Nigeria: iMMAP/DFS COVID-19 Situation Analysis (June 2021)


1. Executive Summary


The number of new cases decreased again by 27.8% in June dropping to 1,152 cases compared to 1,596 registered in May despite an increase of 7.6% tests from 2.1 million people in May to 2.3 million people tested in June. The country’s trajectory indicates that Nigeria is yet to experience a third wave of COVID-19.
Following the 4,024,000 doses of Oxford/AstraZeneca vaccine received by government through COVAX facility in March, the statistics indicate that as of 28th June, 3,441,146 doses have so far been utilized for the 1st and 2nd dose vaccinations, which is approximately 88% of the total AstraZeneca COVID-19 vaccine stock in the country (NPHCDA). The people that have been vaccinated with 1st dose are 2,265,805 while those that have received 2nd are 1,175,341, respectively. The vaccination rollout continues with the Government of Nigeria expecting to take delivery of another 41 million additional doses of COVID-19 vaccines by the end of September 2021.
The government is focusing largely on creating awareness around second dose and reopening of first dose administration along with vaccine rationalization in the states. This is to ensure that those who received their first dose of the vaccine go out and get their second dose for maximum protection. For the BAY states the number of new cases in June dropped significantly to 45, down from 121 new cases in the previous month. Therefore, despite overcrowded camps, poor hygiene and sanitation and continued population displacements there is no identified COVID-19 outbreak with the IDP population.


Travel bans for specified countries and mandatory quarantine remain in place, however many of the internal containment measures have been relaxed. Most entertainment businesses have reopened, adopting increased outdoor seating where feasible. Cinemas and night clubs have now also reopened – albeit at 50% capacity and with restricted operations after midnight. In the northeast, a recent assessment by IOM found that 72% of respondents stated there were no specific COVID-19 mitigation measures set up in their locality, 90% were living among host communities while 10% were living in camps or camp-like settings.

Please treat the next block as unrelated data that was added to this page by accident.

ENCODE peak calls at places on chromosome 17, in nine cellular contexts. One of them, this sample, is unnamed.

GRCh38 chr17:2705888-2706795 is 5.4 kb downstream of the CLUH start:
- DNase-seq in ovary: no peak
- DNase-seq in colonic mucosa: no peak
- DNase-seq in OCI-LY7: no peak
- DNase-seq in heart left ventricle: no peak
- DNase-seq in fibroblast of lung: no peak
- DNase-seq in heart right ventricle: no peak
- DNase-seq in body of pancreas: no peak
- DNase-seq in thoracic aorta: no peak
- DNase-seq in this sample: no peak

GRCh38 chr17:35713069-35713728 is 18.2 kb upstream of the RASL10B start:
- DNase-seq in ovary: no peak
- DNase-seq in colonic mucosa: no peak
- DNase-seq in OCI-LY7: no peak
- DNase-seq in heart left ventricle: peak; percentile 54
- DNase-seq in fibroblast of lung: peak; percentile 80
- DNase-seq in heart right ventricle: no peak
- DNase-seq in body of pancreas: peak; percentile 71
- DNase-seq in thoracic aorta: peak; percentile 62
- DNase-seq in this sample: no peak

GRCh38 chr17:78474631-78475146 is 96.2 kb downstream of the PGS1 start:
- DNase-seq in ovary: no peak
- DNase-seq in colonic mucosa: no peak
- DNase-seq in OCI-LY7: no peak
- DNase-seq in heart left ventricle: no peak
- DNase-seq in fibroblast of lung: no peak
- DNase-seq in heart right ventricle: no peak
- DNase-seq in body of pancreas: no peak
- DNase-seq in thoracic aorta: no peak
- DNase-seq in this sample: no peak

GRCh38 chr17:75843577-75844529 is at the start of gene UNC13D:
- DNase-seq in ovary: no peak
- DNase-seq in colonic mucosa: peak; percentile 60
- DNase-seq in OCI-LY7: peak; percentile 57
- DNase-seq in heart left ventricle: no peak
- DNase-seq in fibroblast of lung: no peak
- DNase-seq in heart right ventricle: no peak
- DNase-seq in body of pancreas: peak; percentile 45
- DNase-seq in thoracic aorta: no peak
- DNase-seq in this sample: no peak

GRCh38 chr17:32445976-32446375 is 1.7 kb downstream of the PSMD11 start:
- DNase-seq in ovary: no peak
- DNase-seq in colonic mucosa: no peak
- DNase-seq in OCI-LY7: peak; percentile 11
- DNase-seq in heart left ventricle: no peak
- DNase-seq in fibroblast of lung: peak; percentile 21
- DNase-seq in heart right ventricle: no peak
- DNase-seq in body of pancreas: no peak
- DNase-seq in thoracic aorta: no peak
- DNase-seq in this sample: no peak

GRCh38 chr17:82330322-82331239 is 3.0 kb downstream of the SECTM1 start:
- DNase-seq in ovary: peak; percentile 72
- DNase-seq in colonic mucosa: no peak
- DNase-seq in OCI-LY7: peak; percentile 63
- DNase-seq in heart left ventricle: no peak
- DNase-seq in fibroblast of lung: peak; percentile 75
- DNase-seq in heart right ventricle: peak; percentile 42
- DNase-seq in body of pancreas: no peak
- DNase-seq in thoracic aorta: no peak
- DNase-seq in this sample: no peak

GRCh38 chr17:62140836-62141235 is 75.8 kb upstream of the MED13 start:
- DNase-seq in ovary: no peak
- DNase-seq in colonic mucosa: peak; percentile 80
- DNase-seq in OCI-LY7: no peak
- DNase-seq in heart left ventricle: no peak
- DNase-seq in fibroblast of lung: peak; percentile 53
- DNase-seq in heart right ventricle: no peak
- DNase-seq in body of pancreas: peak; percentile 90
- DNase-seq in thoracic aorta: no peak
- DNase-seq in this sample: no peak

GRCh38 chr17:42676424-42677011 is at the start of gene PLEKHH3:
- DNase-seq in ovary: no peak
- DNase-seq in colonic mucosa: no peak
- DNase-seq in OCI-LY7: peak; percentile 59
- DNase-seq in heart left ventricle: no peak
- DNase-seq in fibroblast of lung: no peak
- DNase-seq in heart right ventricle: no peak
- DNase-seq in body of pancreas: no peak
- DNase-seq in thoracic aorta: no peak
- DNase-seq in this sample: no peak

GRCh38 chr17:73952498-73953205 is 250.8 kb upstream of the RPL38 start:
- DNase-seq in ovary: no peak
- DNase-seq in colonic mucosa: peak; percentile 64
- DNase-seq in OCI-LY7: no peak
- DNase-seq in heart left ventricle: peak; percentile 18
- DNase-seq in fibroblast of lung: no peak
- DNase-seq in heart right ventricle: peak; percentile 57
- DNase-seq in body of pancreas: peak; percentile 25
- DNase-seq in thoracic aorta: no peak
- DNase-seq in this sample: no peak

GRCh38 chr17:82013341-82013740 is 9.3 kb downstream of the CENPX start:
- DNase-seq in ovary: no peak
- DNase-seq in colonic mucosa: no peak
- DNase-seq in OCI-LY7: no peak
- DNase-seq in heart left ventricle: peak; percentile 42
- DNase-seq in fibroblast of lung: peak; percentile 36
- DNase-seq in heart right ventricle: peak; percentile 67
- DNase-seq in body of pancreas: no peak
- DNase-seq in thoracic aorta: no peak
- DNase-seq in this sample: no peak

The NCDC collaborated with other partners to strengthen data use in response to COVID-19 by analysing existing data on COVID-19 to understand the social, economic, and political factors that influence knowledge and perception of COVID-19 among Nigerians.


With what appears to be the death of Boko Haram’s leader, Abubakar Shekau, a change in strategy by OAGs in the northeast has been reported. With ISWAP and Boko Haram announcing a peace pact, it appears that more efforts will be made to persuade the local populations to support the insurgency in contrast to the indiscriminate use of violence against civilians that has been seen in the past.
However, OAG attacks on population centers continue with 150,000 displaced in Geidam and Yunusari Local Government Areas (LGAs). In addition, humanitarian organizations in the northeast have raised concerns about the returns process, noting that many areas of return remain unsafe—including Damasak and Dikwa towns, which both experienced major NSAG attacks in April.
The escalating insecurity in the northeast operational context remains a major challenge, threatening to further shrink the humanitarian space and impede access to program sites. Illegal Vehicle Checkpoints (IVCPs) across key supply routes in the northern and southern axes of the Borno State are also hampering delivery of aid.
Finally flooding brought about by the onset of the rain season is further constraining both road and air access especially to the more remote garrison towns.


A newly developed food insecurity monitoring system for inaccessible areas indicates that communities in 4 LGAs of Borno state (Bama, Gwoza, Kukawa and Magumeri) are at high risk of experiencing IPC level 5 (famine) food insecurity. Levels of Global Acute Malnutrition (GAM) are also estimated to be at extremely critical (phase 5) levels in these areas. Illness and a lack of access to health facilities are also contributing factors to a higher morbidity risk.